Nothing in this subsection may be construed to affirm or negate the preemption of rights and remedies pertaining to any cause of action arising from the nonsubscription broadcast transmission of sound recordings under the common law or statutes of any State for activities that do not qualify as covered activities under chapter 14 undertaken during the [“term of prohibition”]. Any potential preemption of rights and remedies related to such activities undertaken during that period shall apply in all respects as it did the day before the date of enactment of the Classics Protection and Access Act.”
“Covered activities” under the CPA Act are “any activity that the copyright owner of a sound recording would have the exclusive right to do or authorize under section 106 or 602, or that would violate section 1201 or 1202, if the sound recording were fixed on or after February 15, 1972.” “Covered activities” do not include public performances of sound recordings by means other than digital audio transmission – e.g., a public performance over a terrestrial radio or tv station. As a result, if a state like California were to recognize a general public performance right in sound recordings – see Flo & Eddie, Inc. v. Pandora Media, Inc. (9th Cir. Oct. 17, 2019) – then that recognition would not be preempted by the CPA Act.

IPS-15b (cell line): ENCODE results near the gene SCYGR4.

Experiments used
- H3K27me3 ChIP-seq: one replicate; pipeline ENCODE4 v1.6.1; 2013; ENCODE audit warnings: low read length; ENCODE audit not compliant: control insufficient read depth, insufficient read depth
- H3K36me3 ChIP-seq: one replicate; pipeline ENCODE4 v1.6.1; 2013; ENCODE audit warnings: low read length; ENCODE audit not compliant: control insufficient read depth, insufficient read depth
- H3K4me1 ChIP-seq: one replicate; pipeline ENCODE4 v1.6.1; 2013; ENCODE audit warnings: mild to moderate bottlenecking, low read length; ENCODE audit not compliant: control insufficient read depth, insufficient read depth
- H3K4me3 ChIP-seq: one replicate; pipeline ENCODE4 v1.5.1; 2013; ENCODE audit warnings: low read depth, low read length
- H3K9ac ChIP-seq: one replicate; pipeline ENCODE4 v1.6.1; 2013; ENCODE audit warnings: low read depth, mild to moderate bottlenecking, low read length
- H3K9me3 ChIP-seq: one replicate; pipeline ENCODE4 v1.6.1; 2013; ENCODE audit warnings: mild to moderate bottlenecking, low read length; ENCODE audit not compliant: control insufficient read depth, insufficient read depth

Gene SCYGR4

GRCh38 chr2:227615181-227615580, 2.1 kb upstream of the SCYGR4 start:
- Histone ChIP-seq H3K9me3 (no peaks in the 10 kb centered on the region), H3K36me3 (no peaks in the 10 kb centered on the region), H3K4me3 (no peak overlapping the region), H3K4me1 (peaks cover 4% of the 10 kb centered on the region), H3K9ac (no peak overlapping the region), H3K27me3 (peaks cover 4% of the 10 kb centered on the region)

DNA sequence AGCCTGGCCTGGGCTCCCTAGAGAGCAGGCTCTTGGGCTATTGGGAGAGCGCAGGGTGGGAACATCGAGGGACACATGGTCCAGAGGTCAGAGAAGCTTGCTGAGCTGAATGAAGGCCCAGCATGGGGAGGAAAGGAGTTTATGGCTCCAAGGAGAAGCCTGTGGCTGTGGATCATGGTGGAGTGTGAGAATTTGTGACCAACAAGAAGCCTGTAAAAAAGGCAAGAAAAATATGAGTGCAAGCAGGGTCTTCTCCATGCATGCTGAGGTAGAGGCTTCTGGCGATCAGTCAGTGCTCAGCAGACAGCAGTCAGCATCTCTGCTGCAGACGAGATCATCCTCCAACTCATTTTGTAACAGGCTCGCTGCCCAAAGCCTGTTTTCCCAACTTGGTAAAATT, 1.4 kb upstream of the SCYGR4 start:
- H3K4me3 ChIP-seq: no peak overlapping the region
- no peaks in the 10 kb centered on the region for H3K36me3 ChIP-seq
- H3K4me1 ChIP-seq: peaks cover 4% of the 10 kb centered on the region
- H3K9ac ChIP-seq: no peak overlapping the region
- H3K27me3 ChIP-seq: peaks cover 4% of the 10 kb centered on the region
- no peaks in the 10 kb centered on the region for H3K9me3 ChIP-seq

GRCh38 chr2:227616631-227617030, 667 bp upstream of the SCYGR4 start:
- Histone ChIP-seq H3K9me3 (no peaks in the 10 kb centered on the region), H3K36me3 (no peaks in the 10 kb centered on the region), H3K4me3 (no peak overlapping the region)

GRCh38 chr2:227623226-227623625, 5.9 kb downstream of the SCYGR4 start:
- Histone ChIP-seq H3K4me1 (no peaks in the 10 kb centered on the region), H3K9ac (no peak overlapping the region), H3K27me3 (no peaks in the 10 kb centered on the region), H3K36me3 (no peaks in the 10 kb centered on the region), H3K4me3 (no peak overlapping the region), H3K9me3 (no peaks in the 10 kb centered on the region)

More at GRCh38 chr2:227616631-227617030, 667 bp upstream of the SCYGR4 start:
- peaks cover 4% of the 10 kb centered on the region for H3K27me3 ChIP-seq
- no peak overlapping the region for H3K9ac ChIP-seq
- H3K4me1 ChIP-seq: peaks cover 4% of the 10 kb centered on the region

An in depth discussion of the CPA Act is (WAY) beyond the scope of this post. If you are interested in more, I recommend Professor Tyler T. Ochoa’s thorough post on the topic.
Some Works from 1924 Already Were in the Public Domain
Some works published in 1924 already were in the public domain because the copyright owners did not comply with the formalities that were necessary under prior law. For example, subject to certain exceptions, a work published in the U.S. prior to March 1, 1989 without a copyright notice would be in the public domain. Also, under the 1909 Act, a work would fall into the public domain if the owner did not renew the copyright after an initial 28-year term of protection; accordingly, any work that was initially published between 1925 and 1963 and not renewed fell into the public domain long ago.
Other Laws May Provide Some Protection
We can anticipate that certain rights holders, in certain instances, may try to use trademark law to prevent (or at least limit) the use of their works even after copyright has expired – at least in cases where they believe that consumer confusion is likely as to whether the rights holder was the source of the work or goods in question. (Mickey Mouse is protected not only by copyright law, but also by trademark law.) How successful those efforts will be remains to be seen, especially in light of the Supreme Court’s decision in Dastar Corp. v. Twentieth Century Fox. See also EMI Catalogue Partnership v. Hill, Holliday, Connors, Cosmopulos Inc.
Figuring out the public domain status of a work can be a little tricky. This handy chart is a good starting place to begin any inquiry.